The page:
It appears that the clunker program is about to be put to bed as the $3 billion has been spent.It's probably run it's course anyway and dealers are dropping out in droves.Pretty amazing that they would turn their backs on a free $4,500 but that is the cost of government regulation.
Interesting that GM now plans to build a $4,000 car that we can't buy here and they have no intention to ever sell here.Why?The cost of government regulation,of course.Meeting the federal safety and emissions standards takes the car out of our marketplace.Now,that certainly is another debate completely on the merits of these standards.No one would argue that they would prefer a less safe car that pollutes more.
I just find the comparison compelling.For less than the cost of the clunker bailout which is another wealth redistribution program,you can buy a brand new car.For the taxpayers $4,500,we gain a few mpg and less carbon emissions but we junk an otherwise perfectly usable car.This helps the car makers with the sales.It hurts charities and now requires the new owner to take on a car payment and carry full coverage insurance.No clear cut winner either way.
Would it be better to make a $4,000 car available to the masses which provides a brand new car with a warranty and gives them options on their clunker.Sell it,keep it,donate it,whatever.This option is at no cost to taxpayers and would most certainly be a jobs creator and the sales numbers would likely dwarf the clunker program results.There are,of course,a number of Americans that would never drive a small death trap car,but due to economic reality,many more would.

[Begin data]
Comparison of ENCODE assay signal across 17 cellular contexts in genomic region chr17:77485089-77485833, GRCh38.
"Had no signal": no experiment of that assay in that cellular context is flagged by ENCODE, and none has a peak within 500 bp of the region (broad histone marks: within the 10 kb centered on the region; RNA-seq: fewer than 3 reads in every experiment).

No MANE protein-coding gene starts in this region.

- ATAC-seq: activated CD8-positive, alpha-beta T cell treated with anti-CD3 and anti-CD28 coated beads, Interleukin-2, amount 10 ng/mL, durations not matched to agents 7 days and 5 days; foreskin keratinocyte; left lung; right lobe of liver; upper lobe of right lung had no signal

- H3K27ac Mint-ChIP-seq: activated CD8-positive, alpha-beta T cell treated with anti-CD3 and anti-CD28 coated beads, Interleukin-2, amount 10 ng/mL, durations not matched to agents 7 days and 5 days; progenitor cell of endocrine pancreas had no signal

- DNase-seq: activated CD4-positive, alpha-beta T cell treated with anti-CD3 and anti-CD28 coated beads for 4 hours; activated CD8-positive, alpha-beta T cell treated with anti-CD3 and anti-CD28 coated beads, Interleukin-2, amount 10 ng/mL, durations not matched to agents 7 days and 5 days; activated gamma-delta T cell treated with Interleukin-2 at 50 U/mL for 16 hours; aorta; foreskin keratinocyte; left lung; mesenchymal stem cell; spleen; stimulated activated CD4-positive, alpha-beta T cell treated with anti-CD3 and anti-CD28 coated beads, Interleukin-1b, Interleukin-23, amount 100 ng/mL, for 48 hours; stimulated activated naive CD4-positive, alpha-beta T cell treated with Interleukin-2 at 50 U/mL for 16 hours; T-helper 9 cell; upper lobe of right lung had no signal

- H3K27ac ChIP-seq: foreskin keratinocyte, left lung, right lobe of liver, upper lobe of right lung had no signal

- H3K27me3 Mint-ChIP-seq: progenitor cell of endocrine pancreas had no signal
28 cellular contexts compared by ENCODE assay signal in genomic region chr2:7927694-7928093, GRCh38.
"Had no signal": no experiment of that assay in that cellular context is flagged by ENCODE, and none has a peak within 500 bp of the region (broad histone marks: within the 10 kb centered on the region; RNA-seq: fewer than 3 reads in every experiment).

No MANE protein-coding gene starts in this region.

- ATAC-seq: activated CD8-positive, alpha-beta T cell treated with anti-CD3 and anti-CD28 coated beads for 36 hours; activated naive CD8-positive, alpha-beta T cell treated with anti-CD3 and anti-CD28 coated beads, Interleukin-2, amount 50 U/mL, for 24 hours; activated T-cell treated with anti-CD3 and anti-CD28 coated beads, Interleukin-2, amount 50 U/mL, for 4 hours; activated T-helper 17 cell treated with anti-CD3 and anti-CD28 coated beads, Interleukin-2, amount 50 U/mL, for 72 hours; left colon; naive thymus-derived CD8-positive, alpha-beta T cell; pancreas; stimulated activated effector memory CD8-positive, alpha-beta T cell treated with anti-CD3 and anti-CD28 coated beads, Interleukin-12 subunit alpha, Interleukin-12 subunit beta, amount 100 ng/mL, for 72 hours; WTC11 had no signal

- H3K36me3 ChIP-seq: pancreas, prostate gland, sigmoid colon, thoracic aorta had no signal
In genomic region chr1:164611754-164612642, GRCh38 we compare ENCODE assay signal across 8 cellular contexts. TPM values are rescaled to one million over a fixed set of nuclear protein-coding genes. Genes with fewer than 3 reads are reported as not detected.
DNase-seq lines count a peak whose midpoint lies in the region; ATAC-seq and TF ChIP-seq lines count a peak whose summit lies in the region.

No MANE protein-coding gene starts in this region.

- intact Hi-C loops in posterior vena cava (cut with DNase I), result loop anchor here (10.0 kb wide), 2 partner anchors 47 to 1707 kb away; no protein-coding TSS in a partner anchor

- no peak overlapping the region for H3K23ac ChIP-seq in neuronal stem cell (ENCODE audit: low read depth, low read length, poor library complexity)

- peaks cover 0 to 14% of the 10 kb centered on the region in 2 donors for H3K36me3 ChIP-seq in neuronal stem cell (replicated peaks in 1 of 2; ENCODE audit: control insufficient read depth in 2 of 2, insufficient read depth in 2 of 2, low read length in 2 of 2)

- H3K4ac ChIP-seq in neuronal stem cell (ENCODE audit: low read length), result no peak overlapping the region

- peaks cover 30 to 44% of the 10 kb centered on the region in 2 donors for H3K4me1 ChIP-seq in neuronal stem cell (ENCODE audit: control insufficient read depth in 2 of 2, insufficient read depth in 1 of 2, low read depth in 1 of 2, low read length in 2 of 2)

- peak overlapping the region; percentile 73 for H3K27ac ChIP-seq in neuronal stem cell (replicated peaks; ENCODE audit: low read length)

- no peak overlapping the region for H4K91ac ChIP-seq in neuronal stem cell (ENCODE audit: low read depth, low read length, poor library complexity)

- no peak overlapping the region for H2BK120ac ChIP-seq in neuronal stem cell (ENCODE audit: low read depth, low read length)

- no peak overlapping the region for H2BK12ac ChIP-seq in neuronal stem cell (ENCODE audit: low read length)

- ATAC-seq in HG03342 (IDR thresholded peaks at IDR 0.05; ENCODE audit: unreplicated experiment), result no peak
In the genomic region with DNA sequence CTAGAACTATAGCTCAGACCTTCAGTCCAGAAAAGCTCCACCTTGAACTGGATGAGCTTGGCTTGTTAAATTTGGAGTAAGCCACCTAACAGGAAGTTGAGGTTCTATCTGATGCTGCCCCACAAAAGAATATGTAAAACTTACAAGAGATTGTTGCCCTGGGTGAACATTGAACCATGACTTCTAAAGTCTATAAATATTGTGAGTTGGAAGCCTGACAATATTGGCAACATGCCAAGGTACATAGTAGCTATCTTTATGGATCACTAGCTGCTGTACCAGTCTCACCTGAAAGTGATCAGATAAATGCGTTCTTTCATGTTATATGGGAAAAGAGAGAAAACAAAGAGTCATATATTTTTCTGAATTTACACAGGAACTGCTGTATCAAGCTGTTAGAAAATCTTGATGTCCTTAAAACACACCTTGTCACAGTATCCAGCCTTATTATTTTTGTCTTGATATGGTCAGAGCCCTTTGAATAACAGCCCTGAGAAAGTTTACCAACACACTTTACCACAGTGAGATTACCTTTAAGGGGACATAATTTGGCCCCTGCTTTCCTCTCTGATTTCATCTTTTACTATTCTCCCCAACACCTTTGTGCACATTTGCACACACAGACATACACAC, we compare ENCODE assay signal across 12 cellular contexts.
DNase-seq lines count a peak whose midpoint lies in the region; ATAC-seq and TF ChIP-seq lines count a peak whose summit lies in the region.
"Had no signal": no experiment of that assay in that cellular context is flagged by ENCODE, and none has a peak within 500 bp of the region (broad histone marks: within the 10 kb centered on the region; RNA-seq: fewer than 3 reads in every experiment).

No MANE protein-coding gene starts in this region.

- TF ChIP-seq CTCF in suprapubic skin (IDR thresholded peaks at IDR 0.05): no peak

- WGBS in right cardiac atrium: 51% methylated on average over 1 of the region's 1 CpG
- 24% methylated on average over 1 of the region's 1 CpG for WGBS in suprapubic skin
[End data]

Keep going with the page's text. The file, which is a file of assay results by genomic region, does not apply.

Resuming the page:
Which brings us to the question of priority.The only reason Congress ever put in place the clunker program is that they could do it under the guise of being green and climate friendly.Selling the new GM car at $4,000 would not do this and thus would never fly.We know that the economic reasons for any of these actions are only valid if we don't compromise the Pelosi planet.
Why not follow the cap and trade template we are going to have shoved down our throat?We will allow polluter companies to purchase credits rather than actually comply and reduce emissions.I'm not even going to address the validity of these,this is just for comparison.So,why not allow consumers to pay the penalty credit for a car that doesn't meet U.S. emissions standards?Conversely,consumers buying cars that exceed the government regulations would get rebates.
The estimated cost of a carbon offset credit is predicted by the CBO to trade at $28.This approach would not be a large expense in the scenario above.You could even throw in the other argument you would hear about safety.A less safer vehicle would result in more injuries and those costs would be borne by society in increased healthcare.So you need a penalty for that as well.
The cheapest car available currently in the U.S. is just under $10,000.Tack on the penalties to the $4,000 car and you'll still be well under this number.I don't support any of these scenarios at face value,however,we have to deal in reality and these issues are here to stay.In the interest of compromise,why not use this as a work-around to the rules in play?Car sales would go up and jobs accordingly.More to come...